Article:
I found Mr. Carter's actions toward the Republic of China so incredible that they defy description by socially acceptable expletives. If December 7, 1941 was a "day of infamy" then December 15, 1978 ranks right up there in international betrayal...The pathetic thing about this whole mess, however, is that it is typical of this administration's conduct of foreign affairs, which could be kindly described as being riddled by ineptitude and hypocrisy.
I think a current understanding about urban behavior tells us that it's important that people get out and be able to get away from the concrete jungles and the dense environment where they live for their own mental well-being. If they don't do this, the costs in human loss and human sickness will be far greater than what we would be expending for these kinds of releases and open spaces.
At this sunset hour, the canyon walls are indescribably beautiful and I fear the magic of photography can never record what I see now. The tall spires near the canyon's top and the walls of the canyon up there look as if God had reached out and swiped a brush of golden paint across them, gilding these rocks in the bright glow of the setting sun.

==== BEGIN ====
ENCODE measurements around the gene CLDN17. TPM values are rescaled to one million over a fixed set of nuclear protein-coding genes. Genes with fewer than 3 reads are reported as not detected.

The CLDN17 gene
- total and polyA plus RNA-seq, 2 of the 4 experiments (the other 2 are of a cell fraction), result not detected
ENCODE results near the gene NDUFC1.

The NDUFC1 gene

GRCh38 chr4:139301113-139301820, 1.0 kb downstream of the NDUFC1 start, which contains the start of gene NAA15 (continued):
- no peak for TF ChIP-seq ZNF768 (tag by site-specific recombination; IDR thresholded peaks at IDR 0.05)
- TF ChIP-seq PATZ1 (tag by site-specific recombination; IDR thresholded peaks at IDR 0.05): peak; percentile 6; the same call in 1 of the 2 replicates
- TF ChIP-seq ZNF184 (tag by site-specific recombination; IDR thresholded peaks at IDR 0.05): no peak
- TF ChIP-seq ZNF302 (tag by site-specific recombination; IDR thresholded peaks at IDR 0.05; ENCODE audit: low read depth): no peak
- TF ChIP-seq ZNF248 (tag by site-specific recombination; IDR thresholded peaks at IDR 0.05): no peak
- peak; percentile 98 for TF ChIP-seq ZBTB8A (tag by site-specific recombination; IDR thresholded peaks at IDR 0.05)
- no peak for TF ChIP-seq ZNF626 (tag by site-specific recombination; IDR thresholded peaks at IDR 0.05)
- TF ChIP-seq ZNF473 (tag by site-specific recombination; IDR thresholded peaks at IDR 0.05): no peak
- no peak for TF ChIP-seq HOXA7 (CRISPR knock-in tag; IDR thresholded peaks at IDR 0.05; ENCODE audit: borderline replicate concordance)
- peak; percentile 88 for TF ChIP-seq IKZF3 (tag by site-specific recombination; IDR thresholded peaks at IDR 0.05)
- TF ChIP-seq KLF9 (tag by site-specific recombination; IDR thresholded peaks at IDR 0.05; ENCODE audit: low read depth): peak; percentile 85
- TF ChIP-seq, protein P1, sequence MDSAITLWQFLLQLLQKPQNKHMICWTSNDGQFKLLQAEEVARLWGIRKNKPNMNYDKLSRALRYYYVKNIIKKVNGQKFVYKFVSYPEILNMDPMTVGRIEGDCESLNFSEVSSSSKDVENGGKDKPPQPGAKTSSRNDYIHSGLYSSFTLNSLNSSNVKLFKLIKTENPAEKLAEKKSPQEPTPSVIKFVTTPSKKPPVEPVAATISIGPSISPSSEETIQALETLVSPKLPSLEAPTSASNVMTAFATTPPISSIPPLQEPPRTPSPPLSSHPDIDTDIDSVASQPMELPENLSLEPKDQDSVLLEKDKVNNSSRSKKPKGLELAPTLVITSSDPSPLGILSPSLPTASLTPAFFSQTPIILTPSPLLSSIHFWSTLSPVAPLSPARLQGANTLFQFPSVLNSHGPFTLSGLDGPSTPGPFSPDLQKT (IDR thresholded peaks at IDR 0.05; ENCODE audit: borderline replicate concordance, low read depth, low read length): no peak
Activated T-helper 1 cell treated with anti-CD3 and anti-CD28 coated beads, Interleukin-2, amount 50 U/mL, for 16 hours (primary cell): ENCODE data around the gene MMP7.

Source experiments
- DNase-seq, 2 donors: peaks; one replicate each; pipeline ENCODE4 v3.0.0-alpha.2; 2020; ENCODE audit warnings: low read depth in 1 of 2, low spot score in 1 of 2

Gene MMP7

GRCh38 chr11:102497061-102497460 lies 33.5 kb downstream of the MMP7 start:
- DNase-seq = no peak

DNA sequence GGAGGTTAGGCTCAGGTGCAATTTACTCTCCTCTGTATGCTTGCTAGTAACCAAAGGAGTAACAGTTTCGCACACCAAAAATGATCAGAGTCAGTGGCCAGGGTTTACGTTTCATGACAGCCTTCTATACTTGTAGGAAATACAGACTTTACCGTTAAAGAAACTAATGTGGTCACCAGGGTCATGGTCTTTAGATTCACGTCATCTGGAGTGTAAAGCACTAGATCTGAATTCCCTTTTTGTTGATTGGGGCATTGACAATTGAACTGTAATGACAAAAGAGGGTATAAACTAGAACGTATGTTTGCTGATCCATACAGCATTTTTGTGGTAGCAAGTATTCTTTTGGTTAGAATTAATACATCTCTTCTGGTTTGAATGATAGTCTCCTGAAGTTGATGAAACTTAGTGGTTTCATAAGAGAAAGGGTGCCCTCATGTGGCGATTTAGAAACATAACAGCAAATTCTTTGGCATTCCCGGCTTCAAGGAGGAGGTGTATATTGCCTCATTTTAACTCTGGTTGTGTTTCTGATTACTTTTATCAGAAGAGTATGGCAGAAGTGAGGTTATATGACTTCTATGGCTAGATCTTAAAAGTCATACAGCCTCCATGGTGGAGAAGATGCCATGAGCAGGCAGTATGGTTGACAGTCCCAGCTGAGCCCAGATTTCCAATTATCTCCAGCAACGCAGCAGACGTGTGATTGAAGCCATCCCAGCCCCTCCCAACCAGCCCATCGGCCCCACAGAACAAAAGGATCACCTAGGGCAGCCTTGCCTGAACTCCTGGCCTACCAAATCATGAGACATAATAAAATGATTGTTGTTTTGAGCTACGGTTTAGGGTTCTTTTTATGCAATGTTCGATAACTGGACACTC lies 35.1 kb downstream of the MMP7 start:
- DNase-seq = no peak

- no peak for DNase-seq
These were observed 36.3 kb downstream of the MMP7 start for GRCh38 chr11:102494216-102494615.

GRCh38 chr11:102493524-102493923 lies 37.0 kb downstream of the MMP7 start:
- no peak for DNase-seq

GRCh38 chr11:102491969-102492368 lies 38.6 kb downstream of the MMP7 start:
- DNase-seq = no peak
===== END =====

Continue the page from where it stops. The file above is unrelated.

On religious issues there can be little or no compromise. There is no position on which people are so immovable as their religious beliefs. There is no more powerful ally one can claim in a debate than Jesus Christ, or God, or Allah, or whatever one calls this Supreme Being. But like any powerful weapon, the use of God's name on one's behalf should be used sparingly.
I have little interest in streamlining government or in making it more efficient, for I mean to reduce its size. I do not undertake to promote welfare, for I propose to extend freedom. My aim is not to pass laws, but to repeal them. It is not to inaugurate new programs, but to cancel old ones that do violence to the Constitution, or that have failed in their purpose, or that impose on the people an unwarranted financial burden. I will not attempt to discover whether legislation is "needed" before I have first determined whether it is constitutionally permissible.
The great decisions of government cannot be dictated by the concerns of religious factions.... We have succeeded for 205 years in keeping the affairs of state separate from the uncompromising idealism of religious groups and we mustn't stop now. To retreat from that separation would violate the principles of conservatism and the values upon which the framers built this democratic republic.
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